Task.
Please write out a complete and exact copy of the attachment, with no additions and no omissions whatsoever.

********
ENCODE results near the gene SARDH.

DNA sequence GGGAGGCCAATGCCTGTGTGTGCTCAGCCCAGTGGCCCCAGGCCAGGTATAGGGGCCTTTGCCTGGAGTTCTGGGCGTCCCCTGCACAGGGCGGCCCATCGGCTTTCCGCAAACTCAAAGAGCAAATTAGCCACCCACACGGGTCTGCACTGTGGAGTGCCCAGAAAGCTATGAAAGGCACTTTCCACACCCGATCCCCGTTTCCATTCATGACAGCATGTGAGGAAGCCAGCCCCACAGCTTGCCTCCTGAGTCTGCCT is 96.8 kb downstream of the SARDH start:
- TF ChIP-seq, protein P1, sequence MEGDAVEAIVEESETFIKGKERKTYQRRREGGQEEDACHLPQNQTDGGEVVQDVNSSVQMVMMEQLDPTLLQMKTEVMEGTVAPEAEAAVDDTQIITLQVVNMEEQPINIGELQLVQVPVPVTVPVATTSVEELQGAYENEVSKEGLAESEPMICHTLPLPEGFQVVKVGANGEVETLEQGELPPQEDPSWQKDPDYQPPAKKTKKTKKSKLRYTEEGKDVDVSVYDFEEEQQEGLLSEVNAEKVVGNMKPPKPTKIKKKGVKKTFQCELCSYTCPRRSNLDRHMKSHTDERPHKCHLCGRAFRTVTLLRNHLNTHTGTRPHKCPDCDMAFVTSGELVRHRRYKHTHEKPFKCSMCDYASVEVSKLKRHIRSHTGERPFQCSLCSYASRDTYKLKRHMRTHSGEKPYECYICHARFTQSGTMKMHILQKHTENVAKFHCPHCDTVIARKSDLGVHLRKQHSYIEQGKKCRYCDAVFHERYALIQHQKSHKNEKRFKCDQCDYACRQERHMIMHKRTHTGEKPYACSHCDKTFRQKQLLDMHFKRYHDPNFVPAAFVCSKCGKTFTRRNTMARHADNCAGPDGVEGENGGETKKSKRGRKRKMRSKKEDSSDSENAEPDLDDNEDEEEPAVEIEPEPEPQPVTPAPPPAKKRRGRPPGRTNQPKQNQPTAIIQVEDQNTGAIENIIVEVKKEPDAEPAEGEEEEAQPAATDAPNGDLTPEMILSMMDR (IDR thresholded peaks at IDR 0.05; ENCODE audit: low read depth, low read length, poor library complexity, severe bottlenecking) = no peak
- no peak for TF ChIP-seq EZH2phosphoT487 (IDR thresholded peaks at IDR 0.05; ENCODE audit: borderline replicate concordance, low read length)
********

ENCODE results near the gene SARDH.

DNA sequence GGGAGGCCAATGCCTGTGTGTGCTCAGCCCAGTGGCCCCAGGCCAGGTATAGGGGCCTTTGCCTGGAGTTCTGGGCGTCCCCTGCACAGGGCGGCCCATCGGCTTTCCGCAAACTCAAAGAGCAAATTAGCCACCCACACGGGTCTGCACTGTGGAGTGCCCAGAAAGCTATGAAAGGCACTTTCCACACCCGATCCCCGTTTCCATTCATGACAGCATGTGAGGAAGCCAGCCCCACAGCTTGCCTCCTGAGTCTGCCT is 96.8 kb downstream of the SARDH start:
- TF ChIP-seq, protein P1, sequence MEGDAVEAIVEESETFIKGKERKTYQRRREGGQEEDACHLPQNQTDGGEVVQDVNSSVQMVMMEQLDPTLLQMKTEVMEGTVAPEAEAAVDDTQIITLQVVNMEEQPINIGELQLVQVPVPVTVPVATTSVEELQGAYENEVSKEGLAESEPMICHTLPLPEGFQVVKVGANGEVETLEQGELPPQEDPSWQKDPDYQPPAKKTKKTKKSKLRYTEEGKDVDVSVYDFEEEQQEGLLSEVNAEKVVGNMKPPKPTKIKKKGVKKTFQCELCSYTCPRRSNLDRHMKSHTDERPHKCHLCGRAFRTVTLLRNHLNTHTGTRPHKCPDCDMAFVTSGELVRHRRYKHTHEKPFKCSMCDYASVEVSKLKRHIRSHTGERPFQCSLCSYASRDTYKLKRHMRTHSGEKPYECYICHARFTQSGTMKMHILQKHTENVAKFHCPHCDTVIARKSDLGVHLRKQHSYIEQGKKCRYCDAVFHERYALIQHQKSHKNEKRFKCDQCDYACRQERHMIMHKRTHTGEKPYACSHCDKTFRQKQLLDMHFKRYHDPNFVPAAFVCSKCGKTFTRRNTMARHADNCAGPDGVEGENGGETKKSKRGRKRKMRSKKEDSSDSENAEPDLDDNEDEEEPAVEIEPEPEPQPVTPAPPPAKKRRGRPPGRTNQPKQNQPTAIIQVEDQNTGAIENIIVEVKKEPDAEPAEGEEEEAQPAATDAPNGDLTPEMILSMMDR (IDR thresholded peaks at IDR 0.05; ENCODE audit: low read depth, low read length, poor library complexity, severe bottlenecking) = no peak
- no peak for TF ChIP-seq EZH2phosphoT487 (IDR thresholded peaks at IDR 0.05; ENCODE audit: borderline replicate concordance, low read length)